Take the 2-minute tour ×
Stack Overflow is a question and answer site for professional and enthusiast programmers. It's 100% free, no registration required.

I'm using the tracing functionality in System.Diagnostics, and have hit a problem of sorts. I've implemented tracing itself in my application with no issues, but am struggling with what some best practices would be. Or to put it more simply, I understand how, but not why.

I have a RESTful client/server app, where the client is a web browser, and the server doesn't make any calls anywhere else (No WCF calls to other server processes for example).

The concept I'm trying to get right is the concept of an Activity. Traces are conceptually grouped together, allowing you to see all traces messages for a particular Activity. During a single page load, I'll make a number of calls to various classes, to get data from the database, to perform business logic on the data, etc.

How granular should an Activity be? The extremes of either 'a page load is a single Activity' or 'each method call is a new sub Activity'? Or is something in the middle, perhaps: 'the data access call, and the business logic call on page load are both sub Activities, and everything else comes under the main page load Activity'?

The other concept is that of the CorrelationManager.StartLogicalOperation method. Again, the implementation of this isn't tricky, but understanding why to use it is. This seems to allow you to group a set of traces together under a logicalOperation name. There seems to be an overlap here with the concept of a trace Activity group however. Should these two concepts be used together? Why/In what situations would you use one over the other?

share|improve this question

1 Answer 1

I think those concepts (Activity and LogicalOperation) are orthogonal. You could have an Activity that has many LogicalOperations inside. Or, you could have a LogicalOperation where the Activity could change. I would guess it would be more common that the Activity is at a higher level than the LogicalOperation.

It is probably not very helpful of me to say so, but it is up to you do decide what makes most sense to you and your application as far as organizing your logging.

I suspect that it would be common to have a single request result in a single Activity.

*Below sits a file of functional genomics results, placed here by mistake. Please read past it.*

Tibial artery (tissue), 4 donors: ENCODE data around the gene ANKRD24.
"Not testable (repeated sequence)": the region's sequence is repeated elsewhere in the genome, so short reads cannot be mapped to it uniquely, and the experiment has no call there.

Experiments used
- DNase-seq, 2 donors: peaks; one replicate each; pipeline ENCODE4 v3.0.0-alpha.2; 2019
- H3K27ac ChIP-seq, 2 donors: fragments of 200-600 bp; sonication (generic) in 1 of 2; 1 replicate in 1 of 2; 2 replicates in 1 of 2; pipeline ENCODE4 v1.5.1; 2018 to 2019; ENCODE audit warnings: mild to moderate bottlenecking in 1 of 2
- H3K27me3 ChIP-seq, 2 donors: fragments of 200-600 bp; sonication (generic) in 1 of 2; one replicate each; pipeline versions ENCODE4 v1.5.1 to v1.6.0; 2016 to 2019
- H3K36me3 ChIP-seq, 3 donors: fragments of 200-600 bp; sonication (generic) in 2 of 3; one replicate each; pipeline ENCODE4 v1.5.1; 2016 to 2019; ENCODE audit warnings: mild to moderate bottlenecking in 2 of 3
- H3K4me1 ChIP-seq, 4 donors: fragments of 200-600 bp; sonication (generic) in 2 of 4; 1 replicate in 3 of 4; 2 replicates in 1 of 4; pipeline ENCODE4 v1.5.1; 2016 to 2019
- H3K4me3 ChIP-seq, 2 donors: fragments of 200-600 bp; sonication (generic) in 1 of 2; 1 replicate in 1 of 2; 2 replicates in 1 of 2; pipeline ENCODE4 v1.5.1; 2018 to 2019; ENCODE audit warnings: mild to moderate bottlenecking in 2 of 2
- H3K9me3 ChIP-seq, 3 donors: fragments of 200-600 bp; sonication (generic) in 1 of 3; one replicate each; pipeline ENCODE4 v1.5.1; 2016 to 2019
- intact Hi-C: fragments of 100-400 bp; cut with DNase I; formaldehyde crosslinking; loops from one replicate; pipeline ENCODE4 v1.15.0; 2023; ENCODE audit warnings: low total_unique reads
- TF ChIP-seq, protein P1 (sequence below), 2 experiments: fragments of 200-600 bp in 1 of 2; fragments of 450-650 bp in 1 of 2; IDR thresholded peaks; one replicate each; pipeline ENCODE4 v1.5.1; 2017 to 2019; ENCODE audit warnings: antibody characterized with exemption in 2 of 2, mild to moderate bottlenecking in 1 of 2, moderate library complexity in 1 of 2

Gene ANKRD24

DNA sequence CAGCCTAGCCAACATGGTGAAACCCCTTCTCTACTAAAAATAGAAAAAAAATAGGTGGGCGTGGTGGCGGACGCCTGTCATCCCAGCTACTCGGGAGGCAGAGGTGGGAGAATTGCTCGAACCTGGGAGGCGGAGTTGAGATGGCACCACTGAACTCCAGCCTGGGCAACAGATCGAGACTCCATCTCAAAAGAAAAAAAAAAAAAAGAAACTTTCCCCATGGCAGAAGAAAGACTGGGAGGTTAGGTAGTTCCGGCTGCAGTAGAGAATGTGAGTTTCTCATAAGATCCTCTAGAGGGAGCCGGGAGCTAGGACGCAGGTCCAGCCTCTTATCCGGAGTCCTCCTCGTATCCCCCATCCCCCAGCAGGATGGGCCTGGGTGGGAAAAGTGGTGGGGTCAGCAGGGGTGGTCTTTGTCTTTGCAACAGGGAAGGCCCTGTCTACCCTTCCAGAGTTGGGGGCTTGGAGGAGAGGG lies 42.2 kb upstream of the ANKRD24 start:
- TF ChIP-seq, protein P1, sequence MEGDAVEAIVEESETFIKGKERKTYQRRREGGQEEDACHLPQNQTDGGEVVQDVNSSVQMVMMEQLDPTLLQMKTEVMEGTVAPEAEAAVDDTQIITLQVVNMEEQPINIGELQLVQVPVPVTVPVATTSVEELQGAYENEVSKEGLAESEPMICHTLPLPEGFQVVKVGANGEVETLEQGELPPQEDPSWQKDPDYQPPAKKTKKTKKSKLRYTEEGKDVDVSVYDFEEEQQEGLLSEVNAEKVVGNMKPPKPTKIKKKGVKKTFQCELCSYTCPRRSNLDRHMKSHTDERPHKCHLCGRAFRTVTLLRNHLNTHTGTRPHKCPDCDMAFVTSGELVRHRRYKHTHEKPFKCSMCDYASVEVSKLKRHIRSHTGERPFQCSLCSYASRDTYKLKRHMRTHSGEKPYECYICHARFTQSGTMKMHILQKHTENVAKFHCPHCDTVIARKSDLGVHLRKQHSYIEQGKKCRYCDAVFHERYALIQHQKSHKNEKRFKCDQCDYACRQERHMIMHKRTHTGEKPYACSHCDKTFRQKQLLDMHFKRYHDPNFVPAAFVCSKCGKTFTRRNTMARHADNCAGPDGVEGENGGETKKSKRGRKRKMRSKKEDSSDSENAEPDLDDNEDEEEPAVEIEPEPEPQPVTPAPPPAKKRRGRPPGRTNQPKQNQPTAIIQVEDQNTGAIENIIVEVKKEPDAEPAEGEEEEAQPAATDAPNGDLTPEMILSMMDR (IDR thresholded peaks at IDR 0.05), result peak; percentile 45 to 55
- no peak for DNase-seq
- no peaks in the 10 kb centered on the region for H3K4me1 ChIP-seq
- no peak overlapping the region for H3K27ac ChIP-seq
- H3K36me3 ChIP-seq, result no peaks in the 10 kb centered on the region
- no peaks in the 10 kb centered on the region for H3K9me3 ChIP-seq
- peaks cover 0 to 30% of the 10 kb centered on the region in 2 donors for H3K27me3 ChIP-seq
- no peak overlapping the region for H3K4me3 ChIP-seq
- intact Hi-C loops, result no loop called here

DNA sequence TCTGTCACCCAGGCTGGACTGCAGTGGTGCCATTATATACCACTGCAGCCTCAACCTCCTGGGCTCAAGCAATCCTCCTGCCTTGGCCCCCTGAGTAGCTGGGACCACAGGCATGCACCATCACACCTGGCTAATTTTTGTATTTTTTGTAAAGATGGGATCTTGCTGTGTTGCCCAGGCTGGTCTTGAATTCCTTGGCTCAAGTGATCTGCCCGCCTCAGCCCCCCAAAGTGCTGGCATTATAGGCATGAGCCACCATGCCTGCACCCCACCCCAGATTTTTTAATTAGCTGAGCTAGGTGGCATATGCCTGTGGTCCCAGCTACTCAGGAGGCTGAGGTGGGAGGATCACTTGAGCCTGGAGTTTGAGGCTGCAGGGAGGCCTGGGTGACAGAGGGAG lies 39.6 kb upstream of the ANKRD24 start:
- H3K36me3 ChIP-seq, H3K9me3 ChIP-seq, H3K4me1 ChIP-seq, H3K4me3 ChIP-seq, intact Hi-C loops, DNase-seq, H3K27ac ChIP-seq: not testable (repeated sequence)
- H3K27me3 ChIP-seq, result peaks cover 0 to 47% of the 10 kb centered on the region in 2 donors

You might find it helpful to have helper classes to make it easier to manage the Activity and LogicalOperation. Something like this:

class ActivityScope : IDisposable
{
  Guid oldActivity;
  ActivityScope()
  {
    oldActivity = System.Diagnostics.CorrelationManager.ActivityId;
    System.Diagnostics.CorrelationManager.ActivityId = Guid.NewGuid();
  }

  public void Dispose()
  {
    System.Diagnostics.CorrelationManager.ActivityId = oldActivity;
  }
}

class LogicalOperationScope : IDisposable
{
  public LogicalOperationScope(string logicalOperation)
  {
    System.Diagnostics.CorrelationManager.StartLogicalOperation(logicalOperation);
  }

  public void Dispose()
  {
    System.Diagnostics.CorrelationManager.StopLogicalOperation();
  }
}

You can use them like this:

void ServiceARequest()
{
  using (new ActivityScope())
  {
    //Do some stuff

    using (new LogicalOperationScope("SomeWork"))
    {
      DoSomeWork();

      for (int i = 0; i < 10; i++)
      {
        using (new LogicalOperationScope(string.Format("nested {0}", i))
        {
          DoNestedWork(i);
        }
      }
    }
  }
}

void DoSomeWork()
{
  using (new LogicalOperationScope("DoSomeWork"))
  {
  }
}

void DoNestedWork(int level)
{
}

Obviously my example is heavy on diagnostic code and light on real code, but you get the idea. If it makes sense to you to have an ActivityId or a LogicalOperation, try managing them with "scope" classes similar to this.

Good luck!

share|improve this answer

Your Answer

 
discard

By posting your answer, you agree to the privacy policy and terms of service.

Not the answer you're looking for? Browse other questions tagged or ask your own question.